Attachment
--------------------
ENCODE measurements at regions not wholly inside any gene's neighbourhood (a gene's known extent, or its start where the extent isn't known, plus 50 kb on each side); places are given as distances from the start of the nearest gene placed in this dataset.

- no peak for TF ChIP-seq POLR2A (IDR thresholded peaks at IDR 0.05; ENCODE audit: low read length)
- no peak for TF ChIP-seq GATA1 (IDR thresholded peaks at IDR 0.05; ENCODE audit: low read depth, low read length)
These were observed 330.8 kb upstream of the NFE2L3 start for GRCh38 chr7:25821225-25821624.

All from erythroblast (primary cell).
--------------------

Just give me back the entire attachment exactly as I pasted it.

ENCODE measurements at regions not wholly inside any gene's neighbourhood (a gene's known extent, or its start where the extent isn't known, plus 50 kb on each side); places are given as distances from the start of the nearest gene placed in this dataset.

- no peak for TF ChIP-seq POLR2A (IDR thresholded peaks at IDR 0.05; ENCODE audit: low read length)
- no peak for TF ChIP-seq GATA1 (IDR thresholded peaks at IDR 0.05; ENCODE audit: low read depth, low read length)
These were observed 330.8 kb upstream of the NFE2L3 start for GRCh38 chr7:25821225-25821624.

All from erythroblast (primary cell).